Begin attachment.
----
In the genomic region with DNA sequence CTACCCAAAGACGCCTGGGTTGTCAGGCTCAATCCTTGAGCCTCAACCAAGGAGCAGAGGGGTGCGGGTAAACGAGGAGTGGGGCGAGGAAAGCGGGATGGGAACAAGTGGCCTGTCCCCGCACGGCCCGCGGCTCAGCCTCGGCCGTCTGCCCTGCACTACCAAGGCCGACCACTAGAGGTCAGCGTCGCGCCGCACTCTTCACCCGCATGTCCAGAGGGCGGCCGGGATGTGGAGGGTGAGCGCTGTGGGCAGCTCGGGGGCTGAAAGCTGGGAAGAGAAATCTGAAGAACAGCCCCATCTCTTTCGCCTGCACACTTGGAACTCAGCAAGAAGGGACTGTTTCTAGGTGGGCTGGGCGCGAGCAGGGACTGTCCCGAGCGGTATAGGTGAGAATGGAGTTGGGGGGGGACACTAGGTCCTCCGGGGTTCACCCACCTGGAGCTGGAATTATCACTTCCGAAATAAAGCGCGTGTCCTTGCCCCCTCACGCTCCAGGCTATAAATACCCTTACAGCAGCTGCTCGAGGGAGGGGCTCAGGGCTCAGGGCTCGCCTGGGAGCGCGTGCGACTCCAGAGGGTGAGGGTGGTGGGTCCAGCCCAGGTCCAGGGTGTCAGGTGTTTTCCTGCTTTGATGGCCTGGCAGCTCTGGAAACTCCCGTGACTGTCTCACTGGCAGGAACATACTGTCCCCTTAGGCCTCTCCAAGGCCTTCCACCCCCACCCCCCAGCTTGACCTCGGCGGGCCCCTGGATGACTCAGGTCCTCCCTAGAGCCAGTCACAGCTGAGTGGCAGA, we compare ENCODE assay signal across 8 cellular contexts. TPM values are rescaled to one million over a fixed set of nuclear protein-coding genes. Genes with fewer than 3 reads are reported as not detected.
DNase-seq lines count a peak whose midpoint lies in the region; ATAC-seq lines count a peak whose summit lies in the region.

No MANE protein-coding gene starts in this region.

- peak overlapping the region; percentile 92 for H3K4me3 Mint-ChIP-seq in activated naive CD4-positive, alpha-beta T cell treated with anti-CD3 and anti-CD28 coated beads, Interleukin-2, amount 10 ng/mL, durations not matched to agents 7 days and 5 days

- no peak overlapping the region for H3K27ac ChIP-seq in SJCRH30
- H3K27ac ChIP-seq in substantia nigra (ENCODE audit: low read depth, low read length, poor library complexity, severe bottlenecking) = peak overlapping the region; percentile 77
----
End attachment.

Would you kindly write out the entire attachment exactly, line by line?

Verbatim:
In the genomic region with DNA sequence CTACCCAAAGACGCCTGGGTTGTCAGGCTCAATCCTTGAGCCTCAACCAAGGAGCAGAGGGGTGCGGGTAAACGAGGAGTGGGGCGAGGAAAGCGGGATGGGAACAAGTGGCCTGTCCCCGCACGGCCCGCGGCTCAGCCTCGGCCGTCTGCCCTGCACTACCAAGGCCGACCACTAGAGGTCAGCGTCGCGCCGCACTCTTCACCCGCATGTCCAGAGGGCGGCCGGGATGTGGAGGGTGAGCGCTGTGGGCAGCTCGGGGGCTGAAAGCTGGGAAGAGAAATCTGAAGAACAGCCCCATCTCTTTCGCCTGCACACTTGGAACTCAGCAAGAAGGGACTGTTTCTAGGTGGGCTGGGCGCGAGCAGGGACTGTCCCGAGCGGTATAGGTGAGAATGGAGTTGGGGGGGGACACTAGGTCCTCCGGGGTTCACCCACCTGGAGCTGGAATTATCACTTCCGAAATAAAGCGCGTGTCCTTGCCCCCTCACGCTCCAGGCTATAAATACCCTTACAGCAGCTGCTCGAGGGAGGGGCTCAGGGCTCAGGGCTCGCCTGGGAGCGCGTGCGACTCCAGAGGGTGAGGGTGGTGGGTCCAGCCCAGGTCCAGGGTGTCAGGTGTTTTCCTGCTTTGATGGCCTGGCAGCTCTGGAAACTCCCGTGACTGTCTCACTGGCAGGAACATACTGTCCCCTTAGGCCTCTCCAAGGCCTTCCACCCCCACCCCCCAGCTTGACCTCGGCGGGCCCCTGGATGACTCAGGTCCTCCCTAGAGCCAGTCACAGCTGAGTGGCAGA, we compare ENCODE assay signal across 8 cellular contexts. TPM values are rescaled to one million over a fixed set of nuclear protein-coding genes. Genes with fewer than 3 reads are reported as not detected.
DNase-seq lines count a peak whose midpoint lies in the region; ATAC-seq lines count a peak whose summit lies in the region.

No MANE protein-coding gene starts in this region.

- peak overlapping the region; percentile 92 for H3K4me3 Mint-ChIP-seq in activated naive CD4-positive, alpha-beta T cell treated with anti-CD3 and anti-CD28 coated beads, Interleukin-2, amount 10 ng/mL, durations not matched to agents 7 days and 5 days

- no peak overlapping the region for H3K27ac ChIP-seq in SJCRH30
- H3K27ac ChIP-seq in substantia nigra (ENCODE audit: low read depth, low read length, poor library complexity, severe bottlenecking) = peak overlapping the region; percentile 77